More and more these days it seems like our pups are suffering from the same sorts of ailments we get as humans. Joint pain in dogs is on the rise and many people are wondering what they should do to help their furry friend lower the pain and inflammation that they are experiencing. What causes joint pain in dogs and what can you do to lessen or treat it? These are all good questions. Let’s dive in and see what we can find out.
You have to realize that all of the activity we put our pups through stresses their joints. Every time they run, jump and use their joints they are prone to injury or tearing the ACL just like we are. But there can also be degenerative problems or developmental problems as well. If the dogs joint doesn’t develop properly then they may be prone to elbow or hip dysplasia. Some of the developmental problems that occur the most frequently in dogs are arthritis and secondary osteoarthritis that can be caused by cruciate ligament problems where the ligament causes instability due to its degeneration over time. Sadly, most dogs will unfortunately probably have some level of degeneration and arthritis as they age. The most common dogs to have these problems are the bigger dogs because they have more weight and size, which predisposes them to joint pain or other joint issues. Another factor is the breeding. Sometimes there are breeders out there who either don’t know that they are helping to breed dogs with higher predispositions for these problems, or they don’t care. Either way, if the breeding isn’t done correctly then there can be problems down the road. But the good news is, we have better options to treat these issues with than we used to and there is also improved diagnostics that can help diagnose the problem sooner and offer more treatment and support in the early stages.
What are the signs or symptoms of joint pain?
If your dog is suffering with joint problems or pain, the first thing you will probably notice is that they are having a hard time doing some of the normal things they used to. They may also be less active or mobile than normal. Regular things like jumping up into the car, or walking up the stairs or getting up on the bed is going to take them longer or they will have more difficulty with those activities. You may notice that they can’t run as long with you anymore, or seem to want to run after the ball less because they are experiencing some discomfort. They may also show signs of lameness or favoring one paw or leg. You may notice that they raise a paw up to try to take some stress or weight off of it. It is usually a fairly slow and gradual process where your dog will just try to make slight changes or adjustments to what they are doing. You will probably notice over time. If they are showing overt, immediate signs of pain it may be another injury or acute issue. Dogs do a pretty good job of trying to hide the pain until it becomes severe.
How do we treat joint pain in dogs?
Glucosamine and chondroitin sulfate are the most common treatment for joint pain in dogs. There are many ways to supplement your dog’s diet with things that will help. Salmon oil, selenium, chondroitin sulfate and glucosamine are some of the best supplements to add to your dog’s diet to try to ease some pain and lower the inflammation. However, just like in humans, no supplement can fix structural damage like changes to the bones and joints, scar tissue, torn cartilage or calcium deposits. Structural damage like that will continue to remain regardless of what you are feeding your dog. However, it’s still worth supplementing them with some of the above named because it is going to improve their ability to strengthen and repair joint tissue and will play a big role in decreasing inflammation and can work wonders when they are used in conjunction with some other arthritis or joint pain treatments.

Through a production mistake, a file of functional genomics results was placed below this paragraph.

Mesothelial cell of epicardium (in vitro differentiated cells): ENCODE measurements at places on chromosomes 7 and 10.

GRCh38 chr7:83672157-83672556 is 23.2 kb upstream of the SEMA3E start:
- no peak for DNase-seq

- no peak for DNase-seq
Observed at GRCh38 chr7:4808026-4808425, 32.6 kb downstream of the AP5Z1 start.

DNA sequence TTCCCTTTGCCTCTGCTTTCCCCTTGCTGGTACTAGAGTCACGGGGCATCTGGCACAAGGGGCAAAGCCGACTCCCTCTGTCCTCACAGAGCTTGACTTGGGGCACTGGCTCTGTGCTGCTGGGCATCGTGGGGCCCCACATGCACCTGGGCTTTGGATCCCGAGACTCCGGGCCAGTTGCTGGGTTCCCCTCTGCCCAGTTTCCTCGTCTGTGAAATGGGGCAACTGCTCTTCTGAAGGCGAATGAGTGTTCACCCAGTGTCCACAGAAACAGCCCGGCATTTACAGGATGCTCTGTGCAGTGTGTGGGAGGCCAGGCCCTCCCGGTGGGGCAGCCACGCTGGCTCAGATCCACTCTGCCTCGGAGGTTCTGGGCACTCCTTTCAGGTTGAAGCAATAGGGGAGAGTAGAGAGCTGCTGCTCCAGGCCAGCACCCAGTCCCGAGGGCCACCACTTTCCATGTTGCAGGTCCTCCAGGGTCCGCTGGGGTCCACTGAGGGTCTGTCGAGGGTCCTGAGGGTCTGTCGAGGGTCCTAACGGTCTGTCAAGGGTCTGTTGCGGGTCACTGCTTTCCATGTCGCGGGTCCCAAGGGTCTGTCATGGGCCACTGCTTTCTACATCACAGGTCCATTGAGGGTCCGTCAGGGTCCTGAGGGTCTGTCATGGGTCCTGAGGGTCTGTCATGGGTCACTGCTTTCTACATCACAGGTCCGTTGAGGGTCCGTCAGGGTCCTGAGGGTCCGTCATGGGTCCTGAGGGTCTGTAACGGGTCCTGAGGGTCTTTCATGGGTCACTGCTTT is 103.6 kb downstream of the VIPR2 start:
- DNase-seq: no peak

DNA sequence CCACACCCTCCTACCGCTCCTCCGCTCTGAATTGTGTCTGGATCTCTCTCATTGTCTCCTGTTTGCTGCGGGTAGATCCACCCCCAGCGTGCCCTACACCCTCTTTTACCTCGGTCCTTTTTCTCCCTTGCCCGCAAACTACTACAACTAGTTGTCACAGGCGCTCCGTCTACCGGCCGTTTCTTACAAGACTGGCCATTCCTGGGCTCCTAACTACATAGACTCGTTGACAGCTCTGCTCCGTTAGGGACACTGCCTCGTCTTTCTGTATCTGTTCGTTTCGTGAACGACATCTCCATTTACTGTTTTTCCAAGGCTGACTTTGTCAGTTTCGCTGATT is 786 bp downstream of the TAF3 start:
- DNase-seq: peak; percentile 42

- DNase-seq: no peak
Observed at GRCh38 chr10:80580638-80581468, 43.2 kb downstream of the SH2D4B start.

There are some other things you may want to consider to help your dog feel as well as possible while you deal with joint pain. Obviously, you are going to want to work closely with your vet to see if they need other medications as well to help with the pain. They may also require surgery because it is hard to remodel or change an arthritic joint without surgery. Don’t ever treat, or give your dog over the counter medications without consulting a veterinarian and always be sure to tell your vet exactly what you have been giving your dog even if it’s a supplement and in what quantity. Your vet may prescribe other pain medications to deal with pain or even steroids to help reduce inflammation or reduce the swelling if it’s severe, but any of these can come with their own side effects and complications.
If you can tell your dog is suffering from joint pain, you may want to let them take it easy and limit their activity until you can get the swelling and inflammation reduced and come up with a good diagnosis and treatment plan with your vet. If they are having joint issues and put too much strain or stress on them it can make them worse and cause other joint injuries that you’ll want to avoid. We always want to get activity back as a long-term goal, but you want to do it safely and slowly so as not to hurt your dog even more. Do what you can while you can to try and prevent some issues. Obviously, if there is a genetic component, then you may not be able to prevent everything but a good diet and lots of exercise will help immensely in preventing those conditions that can be prevented or at least minimized. Keeping your dog at the right weight and not allowing them to become overweight will go a long ways towards keeping their joints in good condition and not overstressed.